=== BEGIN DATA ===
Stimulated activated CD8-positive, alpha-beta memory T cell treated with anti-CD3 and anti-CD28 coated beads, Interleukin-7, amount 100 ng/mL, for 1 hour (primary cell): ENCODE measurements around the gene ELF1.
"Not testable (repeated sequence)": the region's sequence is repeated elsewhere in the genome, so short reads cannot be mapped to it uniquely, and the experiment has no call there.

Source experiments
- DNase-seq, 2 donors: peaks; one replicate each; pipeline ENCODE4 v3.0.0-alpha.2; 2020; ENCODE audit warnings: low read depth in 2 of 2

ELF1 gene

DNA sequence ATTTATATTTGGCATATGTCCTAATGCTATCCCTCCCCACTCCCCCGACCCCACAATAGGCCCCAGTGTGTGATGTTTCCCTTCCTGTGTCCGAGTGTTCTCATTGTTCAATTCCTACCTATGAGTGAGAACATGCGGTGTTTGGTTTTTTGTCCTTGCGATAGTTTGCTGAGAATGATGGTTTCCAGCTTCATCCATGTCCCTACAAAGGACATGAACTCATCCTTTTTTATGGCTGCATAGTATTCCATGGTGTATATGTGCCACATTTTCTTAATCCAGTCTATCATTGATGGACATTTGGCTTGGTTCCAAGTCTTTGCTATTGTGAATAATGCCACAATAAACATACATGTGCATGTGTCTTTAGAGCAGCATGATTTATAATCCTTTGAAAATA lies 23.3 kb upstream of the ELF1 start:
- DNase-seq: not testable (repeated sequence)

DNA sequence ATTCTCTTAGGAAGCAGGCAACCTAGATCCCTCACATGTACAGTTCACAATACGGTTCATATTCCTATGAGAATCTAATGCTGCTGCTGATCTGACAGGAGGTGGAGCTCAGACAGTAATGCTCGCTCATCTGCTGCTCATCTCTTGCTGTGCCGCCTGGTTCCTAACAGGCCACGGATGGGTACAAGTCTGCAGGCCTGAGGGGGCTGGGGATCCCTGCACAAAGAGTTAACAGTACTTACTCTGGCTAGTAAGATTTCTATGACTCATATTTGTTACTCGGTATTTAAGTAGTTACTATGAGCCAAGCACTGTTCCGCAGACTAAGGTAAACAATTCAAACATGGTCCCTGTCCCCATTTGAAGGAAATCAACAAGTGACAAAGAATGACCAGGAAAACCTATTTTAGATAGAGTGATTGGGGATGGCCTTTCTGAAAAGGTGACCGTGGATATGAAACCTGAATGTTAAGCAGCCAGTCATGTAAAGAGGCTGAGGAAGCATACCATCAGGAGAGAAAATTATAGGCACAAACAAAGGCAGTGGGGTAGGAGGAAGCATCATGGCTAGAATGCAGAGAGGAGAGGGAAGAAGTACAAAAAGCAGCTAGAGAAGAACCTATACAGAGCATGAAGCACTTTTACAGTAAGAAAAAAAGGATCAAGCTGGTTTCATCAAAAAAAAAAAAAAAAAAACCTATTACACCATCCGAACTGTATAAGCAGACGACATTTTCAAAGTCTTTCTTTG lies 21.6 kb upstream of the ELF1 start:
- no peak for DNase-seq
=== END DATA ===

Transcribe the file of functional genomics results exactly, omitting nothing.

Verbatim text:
Stimulated activated CD8-positive, alpha-beta memory T cell treated with anti-CD3 and anti-CD28 coated beads, Interleukin-7, amount 100 ng/mL, for 1 hour (primary cell): ENCODE measurements around the gene ELF1.
"Not testable (repeated sequence)": the region's sequence is repeated elsewhere in the genome, so short reads cannot be mapped to it uniquely, and the experiment has no call there.

Source experiments
- DNase-seq, 2 donors: peaks; one replicate each; pipeline ENCODE4 v3.0.0-alpha.2; 2020; ENCODE audit warnings: low read depth in 2 of 2

ELF1 gene

DNA sequence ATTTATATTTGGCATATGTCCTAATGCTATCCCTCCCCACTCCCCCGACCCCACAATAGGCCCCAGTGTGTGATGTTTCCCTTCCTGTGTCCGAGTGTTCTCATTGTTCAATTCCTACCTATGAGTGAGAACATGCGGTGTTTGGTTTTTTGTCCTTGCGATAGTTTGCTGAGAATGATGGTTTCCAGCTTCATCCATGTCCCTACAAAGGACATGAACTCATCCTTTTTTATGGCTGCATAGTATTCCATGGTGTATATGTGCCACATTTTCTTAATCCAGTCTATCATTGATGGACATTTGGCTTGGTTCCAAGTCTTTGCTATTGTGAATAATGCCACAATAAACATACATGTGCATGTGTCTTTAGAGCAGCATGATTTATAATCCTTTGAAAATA lies 23.3 kb upstream of the ELF1 start:
- DNase-seq: not testable (repeated sequence)

DNA sequence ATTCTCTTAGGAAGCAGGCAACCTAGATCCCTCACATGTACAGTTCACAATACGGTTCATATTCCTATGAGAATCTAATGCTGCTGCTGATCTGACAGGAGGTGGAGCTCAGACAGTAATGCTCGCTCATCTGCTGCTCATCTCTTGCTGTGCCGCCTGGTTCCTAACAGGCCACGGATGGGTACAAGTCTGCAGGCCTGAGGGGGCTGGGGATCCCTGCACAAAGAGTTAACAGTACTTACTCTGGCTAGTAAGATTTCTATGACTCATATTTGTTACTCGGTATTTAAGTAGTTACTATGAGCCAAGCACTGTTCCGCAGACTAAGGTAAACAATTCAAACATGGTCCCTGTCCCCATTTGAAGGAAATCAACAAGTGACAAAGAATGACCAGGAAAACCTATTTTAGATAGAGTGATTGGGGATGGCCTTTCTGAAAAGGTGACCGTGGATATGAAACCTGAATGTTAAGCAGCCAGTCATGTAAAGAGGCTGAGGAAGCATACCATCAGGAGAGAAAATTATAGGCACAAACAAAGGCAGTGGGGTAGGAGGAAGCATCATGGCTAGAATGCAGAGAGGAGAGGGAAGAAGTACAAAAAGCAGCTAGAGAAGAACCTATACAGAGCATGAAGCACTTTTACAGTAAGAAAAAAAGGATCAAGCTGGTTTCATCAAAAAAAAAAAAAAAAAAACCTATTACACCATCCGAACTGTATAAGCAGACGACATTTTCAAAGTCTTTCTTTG lies 21.6 kb upstream of the ELF1 start:
- no peak for DNase-seq